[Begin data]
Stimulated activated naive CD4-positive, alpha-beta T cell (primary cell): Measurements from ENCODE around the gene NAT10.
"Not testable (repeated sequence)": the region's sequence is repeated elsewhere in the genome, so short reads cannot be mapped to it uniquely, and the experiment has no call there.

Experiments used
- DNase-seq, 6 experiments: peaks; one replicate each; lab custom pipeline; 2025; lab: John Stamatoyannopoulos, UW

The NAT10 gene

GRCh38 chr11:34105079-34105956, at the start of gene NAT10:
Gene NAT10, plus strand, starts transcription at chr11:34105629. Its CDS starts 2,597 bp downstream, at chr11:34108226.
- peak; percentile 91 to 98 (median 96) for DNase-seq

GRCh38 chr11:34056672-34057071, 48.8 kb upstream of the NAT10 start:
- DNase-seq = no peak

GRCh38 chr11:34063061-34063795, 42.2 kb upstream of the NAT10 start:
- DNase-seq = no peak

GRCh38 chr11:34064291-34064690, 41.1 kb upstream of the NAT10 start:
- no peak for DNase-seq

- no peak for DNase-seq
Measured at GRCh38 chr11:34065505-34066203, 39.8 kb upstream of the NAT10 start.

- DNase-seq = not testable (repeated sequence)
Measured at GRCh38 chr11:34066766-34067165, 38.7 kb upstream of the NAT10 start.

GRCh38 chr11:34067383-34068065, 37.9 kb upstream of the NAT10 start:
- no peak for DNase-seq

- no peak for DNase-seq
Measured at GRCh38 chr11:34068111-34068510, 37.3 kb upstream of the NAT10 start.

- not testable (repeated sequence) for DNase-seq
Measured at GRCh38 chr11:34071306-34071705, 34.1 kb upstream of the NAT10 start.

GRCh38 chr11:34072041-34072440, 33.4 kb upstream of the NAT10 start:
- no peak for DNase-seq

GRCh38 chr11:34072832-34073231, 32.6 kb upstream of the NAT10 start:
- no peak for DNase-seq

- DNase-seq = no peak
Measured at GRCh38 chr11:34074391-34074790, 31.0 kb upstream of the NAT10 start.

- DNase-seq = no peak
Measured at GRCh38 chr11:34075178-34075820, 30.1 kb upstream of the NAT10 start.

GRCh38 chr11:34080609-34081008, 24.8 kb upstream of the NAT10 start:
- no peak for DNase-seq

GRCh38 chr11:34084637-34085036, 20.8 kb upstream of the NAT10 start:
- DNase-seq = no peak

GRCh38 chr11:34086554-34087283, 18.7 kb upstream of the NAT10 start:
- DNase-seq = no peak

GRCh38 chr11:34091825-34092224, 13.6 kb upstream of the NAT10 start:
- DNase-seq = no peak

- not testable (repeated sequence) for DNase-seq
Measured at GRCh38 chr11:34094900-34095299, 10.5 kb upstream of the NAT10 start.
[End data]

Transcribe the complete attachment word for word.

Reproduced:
Stimulated activated naive CD4-positive, alpha-beta T cell (primary cell): Measurements from ENCODE around the gene NAT10.
"Not testable (repeated sequence)": the region's sequence is repeated elsewhere in the genome, so short reads cannot be mapped to it uniquely, and the experiment has no call there.

Experiments used
- DNase-seq, 6 experiments: peaks; one replicate each; lab custom pipeline; 2025; lab: John Stamatoyannopoulos, UW

The NAT10 gene

GRCh38 chr11:34105079-34105956, at the start of gene NAT10:
Gene NAT10, plus strand, starts transcription at chr11:34105629. Its CDS starts 2,597 bp downstream, at chr11:34108226.
- peak; percentile 91 to 98 (median 96) for DNase-seq

GRCh38 chr11:34056672-34057071, 48.8 kb upstream of the NAT10 start:
- DNase-seq = no peak

GRCh38 chr11:34063061-34063795, 42.2 kb upstream of the NAT10 start:
- DNase-seq = no peak

GRCh38 chr11:34064291-34064690, 41.1 kb upstream of the NAT10 start:
- no peak for DNase-seq

- no peak for DNase-seq
Measured at GRCh38 chr11:34065505-34066203, 39.8 kb upstream of the NAT10 start.

- DNase-seq = not testable (repeated sequence)
Measured at GRCh38 chr11:34066766-34067165, 38.7 kb upstream of the NAT10 start.

GRCh38 chr11:34067383-34068065, 37.9 kb upstream of the NAT10 start:
- no peak for DNase-seq

- no peak for DNase-seq
Measured at GRCh38 chr11:34068111-34068510, 37.3 kb upstream of the NAT10 start.

- not testable (repeated sequence) for DNase-seq
Measured at GRCh38 chr11:34071306-34071705, 34.1 kb upstream of the NAT10 start.

GRCh38 chr11:34072041-34072440, 33.4 kb upstream of the NAT10 start:
- no peak for DNase-seq

GRCh38 chr11:34072832-34073231, 32.6 kb upstream of the NAT10 start:
- no peak for DNase-seq

- DNase-seq = no peak
Measured at GRCh38 chr11:34074391-34074790, 31.0 kb upstream of the NAT10 start.

- DNase-seq = no peak
Measured at GRCh38 chr11:34075178-34075820, 30.1 kb upstream of the NAT10 start.

GRCh38 chr11:34080609-34081008, 24.8 kb upstream of the NAT10 start:
- no peak for DNase-seq

GRCh38 chr11:34084637-34085036, 20.8 kb upstream of the NAT10 start:
- DNase-seq = no peak

GRCh38 chr11:34086554-34087283, 18.7 kb upstream of the NAT10 start:
- DNase-seq = no peak

GRCh38 chr11:34091825-34092224, 13.6 kb upstream of the NAT10 start:
- DNase-seq = no peak

- not testable (repeated sequence) for DNase-seq
Measured at GRCh38 chr11:34094900-34095299, 10.5 kb upstream of the NAT10 start.